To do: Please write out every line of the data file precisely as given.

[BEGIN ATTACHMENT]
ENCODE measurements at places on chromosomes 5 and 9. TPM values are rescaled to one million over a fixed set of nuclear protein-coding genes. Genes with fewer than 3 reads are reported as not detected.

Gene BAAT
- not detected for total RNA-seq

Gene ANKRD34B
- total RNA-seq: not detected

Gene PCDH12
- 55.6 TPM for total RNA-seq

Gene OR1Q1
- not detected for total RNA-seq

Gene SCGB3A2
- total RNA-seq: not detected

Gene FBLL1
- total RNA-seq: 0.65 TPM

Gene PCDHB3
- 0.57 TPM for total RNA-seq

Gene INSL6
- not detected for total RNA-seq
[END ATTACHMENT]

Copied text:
ENCODE measurements at places on chromosomes 5 and 9. TPM values are rescaled to one million over a fixed set of nuclear protein-coding genes. Genes with fewer than 3 reads are reported as not detected.

Gene BAAT
- not detected for total RNA-seq

Gene ANKRD34B
- total RNA-seq: not detected

Gene PCDH12
- 55.6 TPM for total RNA-seq

Gene OR1Q1
- not detected for total RNA-seq

Gene SCGB3A2
- total RNA-seq: not detected

Gene FBLL1
- total RNA-seq: 0.65 TPM

Gene PCDHB3
- 0.57 TPM for total RNA-seq

Gene INSL6
- not detected for total RNA-seq